Second, the workers have little opportunity for profit or loss based upon their managerial skills. Workers' earnings are based upon the amount and grades of the cucumbers picked. "`Profit' is the gain realized from a business over and above its expenditures. [Citation omitted.] The only `expenditures' from which the ... [workers] obtain a return is their own labor ..." Silent Woman, Ltd. v. Donovan, 585 F. Supp. 447, 451 (E.D.Wis.1984). Like *969 Judge Myron Gordon of this district in the Silent Woman case, I believe that the return on labor is appropriately classified as wages not profit. Id. Furthermore, the workers are paid for the cucumbers picked regardless of whether Lauritzen sells them to a processor; thus, they bear little risk of loss. Lauritzen argues that the workers are risking losses in that they pay for their own transportation to Wisconsin and might risk a bad harvest. This, however, is a common risk undertaken by many migrant agricultural workers and is not the type of investment-related risk which can properly be related to a worker's managerial skills.
Third, the migrant workers have virtually no investment in equipment or material. Their sole expenses consist of providing transportation and gloves for themselves and their families. Everything else, from housing to sacks, is provided by Lauritzen.
Fourth, little skill is required in the hand harvest of cucumbers. I do not dispute Lauritzen's statement that workers become more efficient pickers with more experience; this process occurs in almost all jobs. I doubt that it takes a great deal of skill to learn when cucumbers are the proper size to be picked and then pull them off the vines.
Fifth, the migrant workers do not have a permanent relationship with Lauritzen, although many return from year to year. Migrant workers are by definition temporary; they are employed for the duration of a specific harvest. This alone does not make them specialists or independent contractors. Lauritzen additionally argues that both he and the migrant workers regarded the workers to be independent contractors, and that they intended to establish this relationship through the migrant labor contract. I am not willing to give the parties' state of mind great weight in a case such as this where the totality of the circumstances point strongly to an employer-employee relationship.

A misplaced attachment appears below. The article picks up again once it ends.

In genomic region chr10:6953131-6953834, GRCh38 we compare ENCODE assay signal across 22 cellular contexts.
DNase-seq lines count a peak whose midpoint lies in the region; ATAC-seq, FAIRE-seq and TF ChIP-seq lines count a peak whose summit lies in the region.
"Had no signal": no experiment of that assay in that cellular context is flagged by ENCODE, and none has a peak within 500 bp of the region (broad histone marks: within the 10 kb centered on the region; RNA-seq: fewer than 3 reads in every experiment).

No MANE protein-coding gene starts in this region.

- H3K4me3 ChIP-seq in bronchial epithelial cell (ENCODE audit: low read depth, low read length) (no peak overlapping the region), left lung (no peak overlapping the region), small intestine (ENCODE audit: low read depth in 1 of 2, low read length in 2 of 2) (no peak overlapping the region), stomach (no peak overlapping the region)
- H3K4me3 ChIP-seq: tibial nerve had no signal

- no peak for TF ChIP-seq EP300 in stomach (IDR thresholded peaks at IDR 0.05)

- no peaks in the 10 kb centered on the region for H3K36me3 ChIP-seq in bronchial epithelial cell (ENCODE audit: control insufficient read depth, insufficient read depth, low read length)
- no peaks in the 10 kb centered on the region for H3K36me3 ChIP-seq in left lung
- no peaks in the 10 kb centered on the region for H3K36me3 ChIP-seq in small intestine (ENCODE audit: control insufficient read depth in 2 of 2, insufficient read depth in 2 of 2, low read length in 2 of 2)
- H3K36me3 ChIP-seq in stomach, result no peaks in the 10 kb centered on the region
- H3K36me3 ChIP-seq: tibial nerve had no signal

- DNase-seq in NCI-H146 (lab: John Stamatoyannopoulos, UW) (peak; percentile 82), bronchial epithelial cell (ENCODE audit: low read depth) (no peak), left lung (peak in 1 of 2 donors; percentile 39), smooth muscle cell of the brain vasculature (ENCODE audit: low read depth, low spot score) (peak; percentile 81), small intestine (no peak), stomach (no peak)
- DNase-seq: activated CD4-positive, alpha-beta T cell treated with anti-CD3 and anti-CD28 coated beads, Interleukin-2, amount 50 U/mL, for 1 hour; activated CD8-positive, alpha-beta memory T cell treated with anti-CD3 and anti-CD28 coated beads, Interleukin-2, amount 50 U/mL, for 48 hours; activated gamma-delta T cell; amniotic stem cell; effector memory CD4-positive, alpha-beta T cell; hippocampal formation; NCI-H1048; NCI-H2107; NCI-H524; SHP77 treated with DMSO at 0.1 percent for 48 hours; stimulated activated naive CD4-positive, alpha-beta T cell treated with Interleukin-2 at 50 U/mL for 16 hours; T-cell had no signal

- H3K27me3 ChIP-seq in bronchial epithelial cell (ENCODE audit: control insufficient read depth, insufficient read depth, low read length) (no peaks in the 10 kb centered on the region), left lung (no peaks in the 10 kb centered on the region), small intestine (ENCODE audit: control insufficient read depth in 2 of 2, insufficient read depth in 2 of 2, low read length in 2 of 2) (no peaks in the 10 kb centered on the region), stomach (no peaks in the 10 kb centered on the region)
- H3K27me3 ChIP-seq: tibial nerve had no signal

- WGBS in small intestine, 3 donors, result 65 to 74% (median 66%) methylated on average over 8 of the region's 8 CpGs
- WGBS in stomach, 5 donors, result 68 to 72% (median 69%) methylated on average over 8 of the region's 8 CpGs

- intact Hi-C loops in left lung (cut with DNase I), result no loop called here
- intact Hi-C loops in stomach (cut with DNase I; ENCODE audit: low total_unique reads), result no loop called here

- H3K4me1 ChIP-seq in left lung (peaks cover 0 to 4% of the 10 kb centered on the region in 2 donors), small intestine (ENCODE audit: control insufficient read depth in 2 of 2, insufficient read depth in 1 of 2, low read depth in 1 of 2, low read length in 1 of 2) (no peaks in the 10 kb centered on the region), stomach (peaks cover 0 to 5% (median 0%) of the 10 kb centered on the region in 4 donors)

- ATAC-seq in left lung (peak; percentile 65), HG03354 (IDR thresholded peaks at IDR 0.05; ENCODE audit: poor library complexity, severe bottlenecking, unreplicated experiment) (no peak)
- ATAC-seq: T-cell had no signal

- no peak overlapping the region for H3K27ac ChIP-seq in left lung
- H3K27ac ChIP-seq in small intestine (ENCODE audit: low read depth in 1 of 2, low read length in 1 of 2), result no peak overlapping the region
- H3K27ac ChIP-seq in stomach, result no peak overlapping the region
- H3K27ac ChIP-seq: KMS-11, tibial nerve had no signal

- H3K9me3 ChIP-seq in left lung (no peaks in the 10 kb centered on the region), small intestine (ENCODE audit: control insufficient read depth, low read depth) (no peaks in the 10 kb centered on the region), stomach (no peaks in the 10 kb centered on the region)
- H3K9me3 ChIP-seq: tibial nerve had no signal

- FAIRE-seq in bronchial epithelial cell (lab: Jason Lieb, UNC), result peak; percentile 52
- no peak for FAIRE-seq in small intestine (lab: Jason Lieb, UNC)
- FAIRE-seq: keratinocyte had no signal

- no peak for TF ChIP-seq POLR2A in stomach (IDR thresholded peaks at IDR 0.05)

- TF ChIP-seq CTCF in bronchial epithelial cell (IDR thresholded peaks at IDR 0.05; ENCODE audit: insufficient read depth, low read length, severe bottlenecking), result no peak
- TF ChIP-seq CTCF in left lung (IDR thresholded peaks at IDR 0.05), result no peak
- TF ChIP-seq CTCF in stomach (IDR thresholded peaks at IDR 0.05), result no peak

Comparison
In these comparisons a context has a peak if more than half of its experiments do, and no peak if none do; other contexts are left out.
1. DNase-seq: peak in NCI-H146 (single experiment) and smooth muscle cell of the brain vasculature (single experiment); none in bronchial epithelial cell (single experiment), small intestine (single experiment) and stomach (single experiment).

Finally, I find that the service rendered by the migrant workers is an integral part of Lauritzen's business. Without harvest workers, Lauritzen's crops would rot on the vine. The workers in this case are economically dependent upon Lauritzen's business for their work during the cucumber harvest season; the fact that they may have other seasonal employment in no way mitigates their temporary economic dependence upon Lauritzen's business. The economic realities of this situation are those of an employment relationship.
In reaching my decision I note that many courts have found migrant farm workers to be employees within the meaning of the FLSA. See e.g. Beliz v. W.H. McLeod & Sons Packing Co., id., 765 F.2d 1317; Real v. Driscoll Strawberry Associates, Inc., id., 603 F.2d 748; Hodgson v. Griffin & Brand of McAllen, Inc., 471 F.2d 235 (5th Cir.1973), cert. denied, 414 U.S. 819, 94 S. Ct. 43, 38 L. Ed. 2d 51; Hodgson v. Okada, 472 F.2d 965 (10th Cir.1973); Donovan v. Gillmor, 535 F. Supp. 154 (N.D.Ohio 1982). In reaching my decision I am also mindful of the recent decision by the United States Court of Appeals for the Sixth Circuit in Donovan v. Brandel, 736 F.2d 1114 (6th Cir.1984). The Brandel court held that agricultural workers who rowed and blocked cucumber vines and then picked the cucumbers were independent contractors. The Brandel workers, like Lauritzen's workers, contracted to receive 50% of the gross receipts. They were minimally supervised by the farmer, had little opportunity to increase their profit, other than through picking the right cucumbers, and had a minimal investment in equipment, purchasing only pails and gloves. The court relied on these factors, even though it also found that there was little evidence to support the district court's conclusion that the workers were exposed to a risk of loss, and in spite of their finding that the harvest was an integral part of the farmer's business. I disagree with the Brandel case because I believe that it disregarded the economic reality of migrant cucumber pickers. The economic realities of this case make the pickers completely dependent upon Lauritzen who plants and cares for the crops, determines the selling price, and provides them with housing. *970 The workers are exposed to little risk, their work requires little skill and almost no investment, and provides little opportunity for profit or gain. I therefore hold that the migrant workers who harvested cucumber for Lauritzen during 1982 to 1984 were employees within the Fair Labor Standards Act. Accordingly, the Secretary's motion for partial summary judgment is GRANTED.
A conference call to schedule proceedings to conclude this case is set for January 21, 1986, at 8:30 a.m.; this call will be initiated by the court.